Tuesday, April 29, 2008

Not Filled with Worry

I'm tempted to use the phrase "filled with worry" in this post, but I won't.  For one thing, it's probably overly dramatic, considering.  For another thing, it's not accurate.  I'm going out about my daily life like usual, with worry more of a persistent buzz in the background, darting in now and then like an angry horsefly.

So, we think Addie is probably allergic to a second class of antibiotics now.  After this most recent round of ear infections, at the very end of her dose, she started to get red welts on her legs, welts that looked an awful lot like the welts she got when she developed her allergy to cephalosphorins.  I haven't researched yet what our other options are, but my understanding is that this doesn't leave us with much to fight infection with.  If she's allergic to penicillins and cephalosporins, and continues to be sick as much as she has been, I'm not sure what our options are.  Which is scary.  And I can't even let myself think about what happens if she gets something more serious than an ear infection.  Even the ear infections, chronic as they are, are scary and exhausting.

But there's lots of what-ifs with all of that, which is why I'm sort of able to skirt the worry at the moment while I wrap up the semester and deal with all the other little inanities that crowd my life at the moment.  While the big things--my kids, their health, go unaddressed.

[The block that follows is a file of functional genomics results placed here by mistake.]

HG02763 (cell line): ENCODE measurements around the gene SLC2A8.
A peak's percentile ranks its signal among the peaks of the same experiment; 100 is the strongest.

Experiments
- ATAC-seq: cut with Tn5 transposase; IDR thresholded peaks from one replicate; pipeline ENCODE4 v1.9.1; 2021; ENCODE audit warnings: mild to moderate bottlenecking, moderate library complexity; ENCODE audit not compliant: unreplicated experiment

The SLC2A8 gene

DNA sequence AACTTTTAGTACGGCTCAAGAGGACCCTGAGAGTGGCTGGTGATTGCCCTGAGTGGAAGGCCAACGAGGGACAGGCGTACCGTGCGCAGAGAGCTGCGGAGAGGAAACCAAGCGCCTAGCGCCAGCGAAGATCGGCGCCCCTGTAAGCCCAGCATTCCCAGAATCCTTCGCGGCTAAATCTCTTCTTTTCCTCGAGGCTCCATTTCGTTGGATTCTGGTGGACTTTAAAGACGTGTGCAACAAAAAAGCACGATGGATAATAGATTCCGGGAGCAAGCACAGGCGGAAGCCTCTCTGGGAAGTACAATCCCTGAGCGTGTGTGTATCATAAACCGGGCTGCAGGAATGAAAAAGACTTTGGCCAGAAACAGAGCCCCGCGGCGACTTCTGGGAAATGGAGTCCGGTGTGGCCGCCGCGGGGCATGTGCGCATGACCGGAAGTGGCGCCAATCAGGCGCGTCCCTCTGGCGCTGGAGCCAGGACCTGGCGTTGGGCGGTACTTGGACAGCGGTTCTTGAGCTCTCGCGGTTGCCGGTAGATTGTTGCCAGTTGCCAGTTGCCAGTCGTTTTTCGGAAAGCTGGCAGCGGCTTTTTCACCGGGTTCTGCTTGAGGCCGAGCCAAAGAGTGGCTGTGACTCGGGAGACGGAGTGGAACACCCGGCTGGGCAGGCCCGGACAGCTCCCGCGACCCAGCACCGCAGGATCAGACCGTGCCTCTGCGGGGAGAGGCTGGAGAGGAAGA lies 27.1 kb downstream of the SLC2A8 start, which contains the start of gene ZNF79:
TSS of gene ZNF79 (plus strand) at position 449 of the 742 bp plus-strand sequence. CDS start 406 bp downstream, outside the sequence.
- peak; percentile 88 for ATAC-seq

Like the knock-kneed thing.  At Addie's portfolio conference last night, I learned that she is an incredibly happy, motivated, and sweet kid, with a notable ability to concentrate and a penchant for order.  The teachers did say they had noticed some significant problems with her balance, that she is prone to spill, has trouble carrying large objects, with spatial relationships.  This is probably because of the problems with her ears.  Her other school, last year, told us the same thing.  When I told her teachers that we're also looking into her being knock-kneed, they all nodded, saying that explained a lot.  "She runs sideways on the playground," said one teacher.  "She has trouble staying in line," said another.

Right.  The nurse says she'll probably grow out of being knock-kneed, most kids do, but then noted with surprise (after I made Addie run up and down the hall) that Addie was pretty severely knock-kneed, and we should keep an eye on it.  God knows what that means.  I also have not terrified myself further by googling "knock-kneed," but in place of the internet search is a rich background tapestry of fear that perhaps Addie's legs aren't growing right, and that's why she wants to be carried everywhere and can't run as fast as the other kids.

Or maybe she's just fine.  Is just different.

Or maybe she's not getting enough calcium (Eric's persistent worry) and her bones aren't growing right.

In which case.

Worry, worry, worry.  Buzz, buzz, buzz.

1 comment:

  1. I was a very sickly child. I would get staff infections just from being in a swimming pool. I am allergic to both penicillin and sulfa drugs. Point? There are plenty of other antibiotics they can find to treat children. Is that a comfort at all? I hope a little. ~Cassandra